Offense: Jalen Hurts (true sophomore), Damien Harris (true junior), Calvin Ridley (true junior), Robert Foster (redshirt senior), Cam Sims (true senior), Irv Smith, Jr. (redshirt freshman), Jonah Williams (true sophomore), Ross Pierschbacher (redshirt junior), Bradley Bozeman (redshirt senior), Lester Cotton (true junior), Matt Womack (redshirt sophomore)

Offense: 8:3

Defense: Raekwon Davis (true sophomore), Da’Ron Payne (true junior), Da’Shawn Hand (true senior), Terrell Lewis (true sophomore), Shaun Dion Hamilton (true senior), Rashaan Evans (true senior), Anfernee Jennings (redshirt sophomore), Levi Wallace (true senior), Anthony Averett (redshirt senior), Minkah Fitzpatrick (true junior), Ronnie Harrison (true junior)

Defense: 9:2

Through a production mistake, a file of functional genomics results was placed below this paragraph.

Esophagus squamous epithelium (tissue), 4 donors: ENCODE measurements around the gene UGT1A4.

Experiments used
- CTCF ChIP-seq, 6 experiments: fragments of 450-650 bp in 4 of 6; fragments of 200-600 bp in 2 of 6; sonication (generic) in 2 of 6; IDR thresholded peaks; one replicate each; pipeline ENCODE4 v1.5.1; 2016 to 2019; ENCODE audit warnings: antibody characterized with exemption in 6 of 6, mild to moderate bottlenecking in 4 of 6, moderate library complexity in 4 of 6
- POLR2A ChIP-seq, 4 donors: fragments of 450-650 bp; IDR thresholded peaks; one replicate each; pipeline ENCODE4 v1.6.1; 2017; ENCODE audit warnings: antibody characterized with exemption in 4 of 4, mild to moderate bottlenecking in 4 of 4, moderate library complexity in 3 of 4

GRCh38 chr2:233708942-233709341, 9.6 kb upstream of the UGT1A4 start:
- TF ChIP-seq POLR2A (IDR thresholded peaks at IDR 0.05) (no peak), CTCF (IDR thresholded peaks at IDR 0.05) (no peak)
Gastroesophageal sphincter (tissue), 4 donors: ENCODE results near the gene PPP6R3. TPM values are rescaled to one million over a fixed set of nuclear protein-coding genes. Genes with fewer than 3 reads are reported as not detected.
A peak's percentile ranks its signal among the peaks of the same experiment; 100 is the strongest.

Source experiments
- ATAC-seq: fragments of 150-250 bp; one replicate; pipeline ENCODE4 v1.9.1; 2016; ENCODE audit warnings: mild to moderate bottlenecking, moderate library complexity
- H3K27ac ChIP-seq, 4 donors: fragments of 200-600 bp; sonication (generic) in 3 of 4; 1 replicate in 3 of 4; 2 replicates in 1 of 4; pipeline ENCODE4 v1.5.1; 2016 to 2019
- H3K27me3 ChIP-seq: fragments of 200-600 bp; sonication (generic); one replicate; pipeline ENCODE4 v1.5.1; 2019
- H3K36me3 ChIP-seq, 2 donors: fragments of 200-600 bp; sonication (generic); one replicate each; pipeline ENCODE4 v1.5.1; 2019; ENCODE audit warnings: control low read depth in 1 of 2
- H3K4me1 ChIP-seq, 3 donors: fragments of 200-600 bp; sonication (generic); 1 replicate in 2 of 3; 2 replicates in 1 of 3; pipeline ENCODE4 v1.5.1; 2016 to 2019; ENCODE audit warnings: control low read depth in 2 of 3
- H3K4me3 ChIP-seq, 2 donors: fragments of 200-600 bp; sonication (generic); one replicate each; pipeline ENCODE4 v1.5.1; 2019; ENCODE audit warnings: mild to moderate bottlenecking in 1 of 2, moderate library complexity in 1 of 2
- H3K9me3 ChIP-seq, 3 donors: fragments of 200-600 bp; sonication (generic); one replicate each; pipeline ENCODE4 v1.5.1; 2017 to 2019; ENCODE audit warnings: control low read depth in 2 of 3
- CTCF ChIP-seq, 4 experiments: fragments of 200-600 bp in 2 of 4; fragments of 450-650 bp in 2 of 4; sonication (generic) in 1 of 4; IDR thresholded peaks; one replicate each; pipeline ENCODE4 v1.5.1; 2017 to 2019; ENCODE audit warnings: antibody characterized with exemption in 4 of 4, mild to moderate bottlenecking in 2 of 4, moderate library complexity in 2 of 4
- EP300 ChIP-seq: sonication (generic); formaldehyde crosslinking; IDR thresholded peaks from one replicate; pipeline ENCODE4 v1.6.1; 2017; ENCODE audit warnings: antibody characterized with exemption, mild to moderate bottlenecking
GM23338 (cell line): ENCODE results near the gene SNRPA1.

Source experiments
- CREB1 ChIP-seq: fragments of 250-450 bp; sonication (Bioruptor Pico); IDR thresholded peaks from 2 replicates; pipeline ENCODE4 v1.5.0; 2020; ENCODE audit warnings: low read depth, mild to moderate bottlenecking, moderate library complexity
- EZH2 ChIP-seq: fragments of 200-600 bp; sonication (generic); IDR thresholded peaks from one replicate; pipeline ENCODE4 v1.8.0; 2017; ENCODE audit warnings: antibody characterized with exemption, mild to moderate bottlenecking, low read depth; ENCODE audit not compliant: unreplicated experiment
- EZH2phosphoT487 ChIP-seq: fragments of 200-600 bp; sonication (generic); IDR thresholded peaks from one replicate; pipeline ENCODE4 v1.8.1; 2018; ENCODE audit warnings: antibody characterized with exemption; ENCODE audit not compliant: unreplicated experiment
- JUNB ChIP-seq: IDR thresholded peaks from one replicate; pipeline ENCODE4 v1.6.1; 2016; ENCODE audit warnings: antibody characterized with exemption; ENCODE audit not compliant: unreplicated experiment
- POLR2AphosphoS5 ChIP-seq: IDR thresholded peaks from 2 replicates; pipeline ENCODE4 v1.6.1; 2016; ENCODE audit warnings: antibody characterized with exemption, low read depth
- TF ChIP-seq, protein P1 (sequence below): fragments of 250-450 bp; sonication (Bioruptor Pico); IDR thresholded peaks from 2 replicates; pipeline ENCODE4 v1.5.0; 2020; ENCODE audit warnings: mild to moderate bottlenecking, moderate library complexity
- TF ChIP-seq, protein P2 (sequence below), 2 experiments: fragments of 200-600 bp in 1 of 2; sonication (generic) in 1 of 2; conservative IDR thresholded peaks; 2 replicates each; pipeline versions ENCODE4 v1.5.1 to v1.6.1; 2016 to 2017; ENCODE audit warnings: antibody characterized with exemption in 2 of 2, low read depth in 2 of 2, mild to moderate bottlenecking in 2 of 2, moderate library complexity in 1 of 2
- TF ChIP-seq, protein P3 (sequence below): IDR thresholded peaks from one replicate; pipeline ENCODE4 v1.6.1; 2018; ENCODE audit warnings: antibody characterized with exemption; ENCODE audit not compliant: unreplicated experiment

Overall 2017 “Upperclassmen Ratio”: 17:5


As you can see, at the very least, seventeen players on the offense and defense were third-to-fifth-year players. Based on 2011 alone, it’s a wonder they lost the one game (kicking–from a redshirt freshman). That team was filled to the brim with experience.

2017 can be viewed as an outlier given the number of true freshmen, especially on the offense, that contributed down the stretch, most significantly during the second half of the championship game against Georgia. Still, upperclassmen such as Minkah Fitzpatrick, Rashaan Evans, Ronnie Harrison, Bradley Bozeman, Calvin Ridley, Damien Harris and Ross Pierschbacher cemented themselves as irreplaceable yeomen on a perplexing title team.

Next. SEC Trench Warfare. dark

For the next installment, we’ll take a look at some notable Alabama football teams that didn’t “ascend to the top of the football mountain,” as Eli Gold would say, and what the correlation might have or have not been to the “Upperclassmen Ratio”.